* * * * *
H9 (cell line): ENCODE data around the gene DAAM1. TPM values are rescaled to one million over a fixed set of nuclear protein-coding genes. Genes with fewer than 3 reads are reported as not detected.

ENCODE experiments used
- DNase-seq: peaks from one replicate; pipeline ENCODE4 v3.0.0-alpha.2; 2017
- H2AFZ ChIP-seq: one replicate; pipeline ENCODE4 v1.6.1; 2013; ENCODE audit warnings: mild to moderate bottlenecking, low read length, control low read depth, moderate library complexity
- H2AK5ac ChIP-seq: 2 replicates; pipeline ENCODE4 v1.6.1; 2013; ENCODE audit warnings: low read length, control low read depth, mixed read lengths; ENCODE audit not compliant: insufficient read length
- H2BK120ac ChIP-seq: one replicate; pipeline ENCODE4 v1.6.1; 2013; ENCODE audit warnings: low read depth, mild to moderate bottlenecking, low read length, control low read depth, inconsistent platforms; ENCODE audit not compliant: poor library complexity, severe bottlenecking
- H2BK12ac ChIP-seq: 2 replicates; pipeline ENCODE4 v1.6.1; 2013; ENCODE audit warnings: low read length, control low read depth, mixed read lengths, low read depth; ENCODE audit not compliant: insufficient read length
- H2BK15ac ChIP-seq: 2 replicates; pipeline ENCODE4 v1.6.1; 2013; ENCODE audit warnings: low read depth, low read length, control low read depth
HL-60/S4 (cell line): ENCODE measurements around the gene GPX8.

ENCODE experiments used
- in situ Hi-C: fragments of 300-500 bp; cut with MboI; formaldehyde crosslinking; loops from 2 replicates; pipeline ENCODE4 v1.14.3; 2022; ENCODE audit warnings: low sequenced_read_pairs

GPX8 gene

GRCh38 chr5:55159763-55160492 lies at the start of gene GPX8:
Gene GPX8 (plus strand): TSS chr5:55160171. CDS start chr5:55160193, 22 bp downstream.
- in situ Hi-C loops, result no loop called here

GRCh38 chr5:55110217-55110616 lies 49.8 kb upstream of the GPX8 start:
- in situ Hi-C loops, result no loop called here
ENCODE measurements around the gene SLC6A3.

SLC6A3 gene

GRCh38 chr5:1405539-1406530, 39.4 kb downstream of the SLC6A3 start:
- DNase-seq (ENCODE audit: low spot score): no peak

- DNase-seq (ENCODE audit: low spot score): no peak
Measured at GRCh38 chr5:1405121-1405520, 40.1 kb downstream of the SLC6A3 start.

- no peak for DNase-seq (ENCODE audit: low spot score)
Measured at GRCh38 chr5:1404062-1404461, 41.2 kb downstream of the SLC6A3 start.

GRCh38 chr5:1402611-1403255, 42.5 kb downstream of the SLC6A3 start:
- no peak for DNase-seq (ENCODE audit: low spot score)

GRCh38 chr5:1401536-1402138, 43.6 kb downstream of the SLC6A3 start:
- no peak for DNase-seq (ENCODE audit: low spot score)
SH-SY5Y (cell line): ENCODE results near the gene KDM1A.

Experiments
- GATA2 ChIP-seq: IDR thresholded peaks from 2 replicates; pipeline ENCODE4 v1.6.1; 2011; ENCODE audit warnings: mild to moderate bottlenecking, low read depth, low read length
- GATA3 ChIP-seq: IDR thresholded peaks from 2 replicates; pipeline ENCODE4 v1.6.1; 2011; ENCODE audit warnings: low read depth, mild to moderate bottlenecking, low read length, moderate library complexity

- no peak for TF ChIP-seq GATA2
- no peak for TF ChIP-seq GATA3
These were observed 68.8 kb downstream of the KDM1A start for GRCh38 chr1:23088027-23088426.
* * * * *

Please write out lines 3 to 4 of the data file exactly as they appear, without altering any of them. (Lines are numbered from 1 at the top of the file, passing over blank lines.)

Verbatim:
- DNase-seq: peaks from one replicate; pipeline ENCODE4 v3.0.0-alpha.2; 2017
- H2AFZ ChIP-seq: one replicate; pipeline ENCODE4 v1.6.1; 2013; ENCODE audit warnings: mild to moderate bottlenecking, low read length, control low read depth, moderate library complexity